Despite these estimates, “we really do not know how many people are infected with HCV,” Dr. Branch says, adding that the U.S. estimates come from specific datasets that “do not include prisoners or the homeless and have too small a sample size to yield precise data.”

The Journal of Infectious Diseases

It’s unclear how many people fail to get treatment in time and die from HCV-related issues. According to the CDC, there were 18,153 reported deaths related to HCV, but this is likely an underestimate.

“HCV may be causing 3 to 5 times more deaths than we know,” Branch says. “Better information about the number of HCV-related deaths would help make HCV testing and treatment more of a priority.”

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Stages Of Hepatitis C

The hepatitis C virus affects people in different ways and has several stages:

  • Incubation period. This is the time between first exposure to the start of the disease. It can last anywhere from 14 to 80 days, but the average is 45
  • Acute hepatitis C. This is a short-term illness that lasts for the first 6 months after the virus enters your body. After that, some people who have it will get rid of, or clear, the virus on their own.
  • Chronic hepatitis C. For most people who get hepatitis C — up to 85% — the illness moves into a long-lasting stage . This is called a chronic hepatitis C infection and can lead to serious health problems like liver cancer or cirrhosis.
  • Cirrhosis. This disease leads to inflammation that, over time, replaces your healthy liver cells with scar tissue. It usually takes about 20 to 30 years for this to happen, though it can be faster if you drink alcohol or have HIV.
  • Liver cancer. Cirrhosis makes liver cancer more likely. Your doctor will make sure you get regular tests because there are usually no symptoms in the early stages.

Learn more about the stages and progression of hepatitis C.

How Hepatitis A Is Spread

Mayo Clinic Minute: ABCs of hepatitis

Hepatitis A is most commonly spread when someone eats food or drinks water that contains the hepatitis A virus. This is more likely when travelling outside Canada in areas of the world where hepatitis A is more common. Contaminated sources may include:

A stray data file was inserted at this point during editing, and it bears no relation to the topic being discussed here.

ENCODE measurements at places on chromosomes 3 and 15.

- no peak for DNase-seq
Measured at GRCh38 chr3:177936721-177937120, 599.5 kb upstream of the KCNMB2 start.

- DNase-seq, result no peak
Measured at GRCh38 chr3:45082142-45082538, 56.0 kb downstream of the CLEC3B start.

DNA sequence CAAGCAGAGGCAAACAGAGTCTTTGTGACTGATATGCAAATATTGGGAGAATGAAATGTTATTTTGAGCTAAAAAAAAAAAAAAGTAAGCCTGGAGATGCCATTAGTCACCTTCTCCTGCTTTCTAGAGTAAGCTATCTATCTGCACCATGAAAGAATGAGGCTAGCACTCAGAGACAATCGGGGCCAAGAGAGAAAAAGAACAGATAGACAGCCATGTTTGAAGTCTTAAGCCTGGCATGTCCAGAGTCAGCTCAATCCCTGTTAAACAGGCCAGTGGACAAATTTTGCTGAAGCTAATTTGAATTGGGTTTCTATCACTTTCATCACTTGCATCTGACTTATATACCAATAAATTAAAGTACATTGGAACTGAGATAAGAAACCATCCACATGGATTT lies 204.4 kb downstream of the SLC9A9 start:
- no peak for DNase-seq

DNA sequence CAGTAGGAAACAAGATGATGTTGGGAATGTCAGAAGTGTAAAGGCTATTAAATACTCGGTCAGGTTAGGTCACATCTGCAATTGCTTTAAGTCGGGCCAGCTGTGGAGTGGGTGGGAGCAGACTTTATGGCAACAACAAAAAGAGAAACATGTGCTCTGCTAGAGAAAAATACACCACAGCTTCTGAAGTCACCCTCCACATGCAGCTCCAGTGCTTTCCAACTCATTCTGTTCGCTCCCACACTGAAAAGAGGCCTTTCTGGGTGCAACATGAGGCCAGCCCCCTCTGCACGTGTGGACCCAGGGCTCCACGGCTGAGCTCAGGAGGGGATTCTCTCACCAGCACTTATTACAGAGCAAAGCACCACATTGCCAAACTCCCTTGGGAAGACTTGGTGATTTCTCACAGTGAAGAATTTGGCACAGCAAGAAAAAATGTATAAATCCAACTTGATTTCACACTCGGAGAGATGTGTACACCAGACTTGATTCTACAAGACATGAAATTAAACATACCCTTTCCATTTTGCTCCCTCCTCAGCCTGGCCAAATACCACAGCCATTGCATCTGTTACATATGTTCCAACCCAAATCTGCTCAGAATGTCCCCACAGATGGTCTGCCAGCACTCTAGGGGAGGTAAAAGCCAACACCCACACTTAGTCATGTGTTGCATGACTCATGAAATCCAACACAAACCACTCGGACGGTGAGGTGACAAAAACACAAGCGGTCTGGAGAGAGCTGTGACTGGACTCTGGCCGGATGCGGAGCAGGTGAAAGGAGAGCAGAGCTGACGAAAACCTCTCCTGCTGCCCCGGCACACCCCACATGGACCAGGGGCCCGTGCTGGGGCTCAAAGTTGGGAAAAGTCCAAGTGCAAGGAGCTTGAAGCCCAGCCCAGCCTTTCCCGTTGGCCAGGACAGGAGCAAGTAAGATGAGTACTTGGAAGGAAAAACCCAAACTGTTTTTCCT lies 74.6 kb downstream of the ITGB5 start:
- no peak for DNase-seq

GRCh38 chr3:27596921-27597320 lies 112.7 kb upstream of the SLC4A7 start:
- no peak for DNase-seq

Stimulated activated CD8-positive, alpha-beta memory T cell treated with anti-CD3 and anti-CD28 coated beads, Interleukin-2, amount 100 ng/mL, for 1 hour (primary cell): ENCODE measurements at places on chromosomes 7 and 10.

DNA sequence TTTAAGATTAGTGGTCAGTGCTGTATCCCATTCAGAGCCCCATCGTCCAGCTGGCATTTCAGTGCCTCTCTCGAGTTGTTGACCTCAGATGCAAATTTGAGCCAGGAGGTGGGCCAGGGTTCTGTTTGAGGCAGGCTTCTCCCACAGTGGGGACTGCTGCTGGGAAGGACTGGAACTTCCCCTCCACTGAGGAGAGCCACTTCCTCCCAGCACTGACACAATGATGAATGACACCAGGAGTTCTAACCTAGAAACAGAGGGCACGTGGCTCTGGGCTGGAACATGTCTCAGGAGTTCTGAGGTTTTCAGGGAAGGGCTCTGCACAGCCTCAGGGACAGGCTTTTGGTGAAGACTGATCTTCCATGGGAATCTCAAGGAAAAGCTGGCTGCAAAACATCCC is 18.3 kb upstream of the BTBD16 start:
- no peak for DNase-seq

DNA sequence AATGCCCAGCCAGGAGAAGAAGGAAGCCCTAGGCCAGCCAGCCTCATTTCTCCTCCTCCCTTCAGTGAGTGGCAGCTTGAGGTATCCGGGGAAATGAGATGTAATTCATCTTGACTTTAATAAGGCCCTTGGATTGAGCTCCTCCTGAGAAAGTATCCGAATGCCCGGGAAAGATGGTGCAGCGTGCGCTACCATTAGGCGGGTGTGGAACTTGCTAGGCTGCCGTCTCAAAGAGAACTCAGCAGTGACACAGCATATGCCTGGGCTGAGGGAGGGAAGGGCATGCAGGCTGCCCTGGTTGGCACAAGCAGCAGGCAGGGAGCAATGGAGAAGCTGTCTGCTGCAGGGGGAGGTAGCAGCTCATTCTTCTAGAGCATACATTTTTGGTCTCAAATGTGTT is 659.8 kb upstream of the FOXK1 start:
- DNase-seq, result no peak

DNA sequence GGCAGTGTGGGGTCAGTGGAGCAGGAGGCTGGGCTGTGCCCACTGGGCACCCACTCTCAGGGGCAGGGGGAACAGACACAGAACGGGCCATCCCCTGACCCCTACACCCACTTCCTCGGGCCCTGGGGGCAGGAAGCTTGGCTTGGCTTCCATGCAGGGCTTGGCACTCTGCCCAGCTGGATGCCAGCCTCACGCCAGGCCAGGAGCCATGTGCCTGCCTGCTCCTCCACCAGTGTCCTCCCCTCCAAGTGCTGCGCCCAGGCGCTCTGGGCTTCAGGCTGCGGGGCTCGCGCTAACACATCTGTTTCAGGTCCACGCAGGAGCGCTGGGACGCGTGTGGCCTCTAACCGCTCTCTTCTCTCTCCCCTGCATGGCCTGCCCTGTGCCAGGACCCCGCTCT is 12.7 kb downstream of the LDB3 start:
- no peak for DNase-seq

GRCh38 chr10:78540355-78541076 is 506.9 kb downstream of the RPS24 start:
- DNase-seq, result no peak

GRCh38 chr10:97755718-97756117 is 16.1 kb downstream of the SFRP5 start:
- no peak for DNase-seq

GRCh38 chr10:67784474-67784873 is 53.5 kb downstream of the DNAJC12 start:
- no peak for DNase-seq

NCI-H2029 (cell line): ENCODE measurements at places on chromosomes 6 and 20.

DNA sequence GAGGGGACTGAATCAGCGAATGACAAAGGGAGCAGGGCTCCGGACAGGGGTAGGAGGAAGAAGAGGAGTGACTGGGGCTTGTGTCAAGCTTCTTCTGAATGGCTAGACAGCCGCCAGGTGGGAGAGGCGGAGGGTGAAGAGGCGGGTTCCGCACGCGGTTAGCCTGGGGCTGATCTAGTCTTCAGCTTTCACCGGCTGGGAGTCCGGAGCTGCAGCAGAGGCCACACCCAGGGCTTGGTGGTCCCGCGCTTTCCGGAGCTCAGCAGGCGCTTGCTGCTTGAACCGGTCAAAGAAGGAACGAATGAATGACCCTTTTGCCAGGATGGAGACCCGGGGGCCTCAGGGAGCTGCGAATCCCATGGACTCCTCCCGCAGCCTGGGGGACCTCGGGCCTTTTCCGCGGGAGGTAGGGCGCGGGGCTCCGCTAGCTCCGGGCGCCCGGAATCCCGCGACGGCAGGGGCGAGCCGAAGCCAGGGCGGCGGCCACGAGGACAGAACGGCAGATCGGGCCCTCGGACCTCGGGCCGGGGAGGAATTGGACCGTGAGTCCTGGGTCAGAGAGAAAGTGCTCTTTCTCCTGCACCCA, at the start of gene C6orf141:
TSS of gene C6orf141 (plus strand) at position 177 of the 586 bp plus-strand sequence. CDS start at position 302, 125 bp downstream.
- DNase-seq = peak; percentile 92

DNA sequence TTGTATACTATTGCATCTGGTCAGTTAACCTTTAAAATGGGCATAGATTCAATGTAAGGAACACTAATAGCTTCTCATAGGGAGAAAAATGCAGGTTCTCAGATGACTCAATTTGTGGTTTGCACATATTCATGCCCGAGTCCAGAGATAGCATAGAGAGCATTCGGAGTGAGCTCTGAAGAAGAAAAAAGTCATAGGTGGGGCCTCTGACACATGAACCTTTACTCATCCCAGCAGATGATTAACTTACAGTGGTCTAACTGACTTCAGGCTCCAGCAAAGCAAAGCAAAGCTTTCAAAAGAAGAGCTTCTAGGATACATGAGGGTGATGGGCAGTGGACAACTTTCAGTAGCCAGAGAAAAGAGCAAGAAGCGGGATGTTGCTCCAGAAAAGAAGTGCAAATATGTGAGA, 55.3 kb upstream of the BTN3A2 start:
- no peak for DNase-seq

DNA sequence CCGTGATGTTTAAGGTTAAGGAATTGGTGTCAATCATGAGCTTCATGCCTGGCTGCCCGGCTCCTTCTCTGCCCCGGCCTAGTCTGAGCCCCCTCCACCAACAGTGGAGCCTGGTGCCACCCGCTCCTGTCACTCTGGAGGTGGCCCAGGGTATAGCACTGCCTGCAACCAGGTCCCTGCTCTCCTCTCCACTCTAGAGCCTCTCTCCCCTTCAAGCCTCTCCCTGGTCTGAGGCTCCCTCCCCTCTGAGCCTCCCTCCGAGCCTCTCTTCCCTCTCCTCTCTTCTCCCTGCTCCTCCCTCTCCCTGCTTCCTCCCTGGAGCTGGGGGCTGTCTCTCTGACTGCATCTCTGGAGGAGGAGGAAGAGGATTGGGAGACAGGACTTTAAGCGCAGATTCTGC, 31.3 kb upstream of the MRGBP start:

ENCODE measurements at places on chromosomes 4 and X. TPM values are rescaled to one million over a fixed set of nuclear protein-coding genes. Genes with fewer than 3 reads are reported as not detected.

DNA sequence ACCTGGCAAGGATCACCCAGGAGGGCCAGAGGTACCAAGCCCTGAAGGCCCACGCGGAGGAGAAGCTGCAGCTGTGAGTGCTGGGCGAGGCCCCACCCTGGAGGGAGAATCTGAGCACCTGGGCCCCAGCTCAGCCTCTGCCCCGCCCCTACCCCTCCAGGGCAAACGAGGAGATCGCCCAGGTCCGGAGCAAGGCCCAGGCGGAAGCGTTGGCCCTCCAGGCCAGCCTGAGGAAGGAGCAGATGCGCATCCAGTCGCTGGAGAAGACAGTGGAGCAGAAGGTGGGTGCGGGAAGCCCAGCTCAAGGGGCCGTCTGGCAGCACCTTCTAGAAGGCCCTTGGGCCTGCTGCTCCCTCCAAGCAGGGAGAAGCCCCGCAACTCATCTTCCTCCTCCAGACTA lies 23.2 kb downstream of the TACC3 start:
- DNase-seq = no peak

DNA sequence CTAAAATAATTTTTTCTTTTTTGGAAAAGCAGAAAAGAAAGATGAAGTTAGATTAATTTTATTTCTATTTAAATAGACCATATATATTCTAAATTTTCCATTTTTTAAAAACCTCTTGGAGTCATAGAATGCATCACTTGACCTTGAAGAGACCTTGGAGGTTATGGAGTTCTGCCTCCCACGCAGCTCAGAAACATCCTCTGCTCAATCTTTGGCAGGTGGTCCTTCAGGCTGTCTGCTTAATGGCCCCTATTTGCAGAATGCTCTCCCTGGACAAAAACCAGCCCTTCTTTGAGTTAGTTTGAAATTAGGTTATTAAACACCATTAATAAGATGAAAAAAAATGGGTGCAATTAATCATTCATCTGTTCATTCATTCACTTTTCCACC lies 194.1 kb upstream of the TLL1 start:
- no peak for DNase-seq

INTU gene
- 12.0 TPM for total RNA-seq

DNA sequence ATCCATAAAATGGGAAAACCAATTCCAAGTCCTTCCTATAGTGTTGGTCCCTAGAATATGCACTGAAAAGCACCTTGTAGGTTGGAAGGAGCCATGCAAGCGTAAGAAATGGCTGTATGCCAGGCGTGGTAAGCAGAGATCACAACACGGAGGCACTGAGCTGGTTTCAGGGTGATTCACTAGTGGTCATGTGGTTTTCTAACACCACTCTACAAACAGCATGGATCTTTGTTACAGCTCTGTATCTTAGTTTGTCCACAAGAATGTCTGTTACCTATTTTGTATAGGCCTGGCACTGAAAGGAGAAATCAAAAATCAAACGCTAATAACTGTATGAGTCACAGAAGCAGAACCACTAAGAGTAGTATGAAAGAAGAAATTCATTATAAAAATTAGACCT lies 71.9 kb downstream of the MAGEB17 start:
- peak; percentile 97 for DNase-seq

• ice
  • raw or frozen fruits and vegetables

Hepatitis A can also spread:

  • from person to person through:
  • sexual contact with an infected person
  • contact with the feces of an infected person
  • blood transfusions or sharing needles for drug use
  • changing diapers or cleaning up stool from an infected person

Even if you do not have symptoms, you can still infect others. Infected infants and children are more likely to be without symptoms than infected adults.

You can spread the virus starting 2 weeks before you show any symptoms. You can continue to infect others until about a week after you get jaundice .

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Favorite Hep C Alternative Medicine Resource

Although hep C can be successfully treated with modern medicine, many people turn to dietary supplements with the goal of curing their illness. The most commonly used is silymarin . Although the NCCIH says that no supplement is effective for hep C, the center provides the latest scientific data on a range of products, including probiotics, zinc, licorice root, and colloidal silver.

Awareness Prevention And Early Diagnosis Are Essential

There’s a good reason why hepatitis C is known as a “silent killer.”

According to the U.S. Centers for Disease Control and Prevention, an estimated 3.2 million Americans live with chronic hepatitis C infection, which is transmitted through infected bodily fluids like blood and semen, and causes inflammation of the liver. Yet up to 75% of people who have hepatitis C aren’t aware they have it.

Most of those living with the virus experience only mild symptoms or don’t have any symptoms at all until they develop serious liver damage or another life-threatening liver disease. Unfortunately, that means they aren’t getting diagnosed and treatment is delayed until the later stages when irreversible liver damage has occurred.

Here, hepatologistNancy Reau, MD, associate director of the Solid Organ Transplant Program at Rush University Medical Center, explains who is at risk for hepatitis C and offers advice to help you protect yourself.

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Questions For Your Doctor

When you visit the doctor, you may want to ask questions to get the information you need to manage your hepatitis C. If you can, have a family member or friend take notes. You might ask:

  • What kinds of tests will I need?
  • Are there any medications that might help?
  • What are the side effects of the medications you might prescribe?
  • How do I know when I should call the doctor?
  • How much exercise can I get, and is it all right to have sex?
  • Which drugs should I avoid?
  • What can I do to prevent the disease from getting worse?
  • How can I avoid spreading hepatitis C to others?
  • Are my family members at risk for hepatitis C?
  • Should I be vaccinated against other types of hepatitis?
  • How will you keep tabs on the condition of my liver?
  • Staying Healthy With Hepatitis

    How Do I Connect with Real People Living with Hepatitis C?

    Not everyone needs treatment right away, but its important to be monitored regularly by an experienced doctor and discuss treatment options of the best way to keep you healthy.

    • Get vaccinated against Hepatitis A and Hepatitis B
    • Avoid alcohol and drugs
    • Eat a healthy & balanced diet. Include a lot of vegetables and fruits try to stay away from too much salt, sugar and fat.
    • Exercise regularly. Walking is one of the best exercises, and it helps to make you feel less tired.
    • Check with a health professional before taking any prescription pills, supplements, or over-the-counter medications.
    • Do not share razors, nail clippers, needles or other items that come in contact with blood with other people.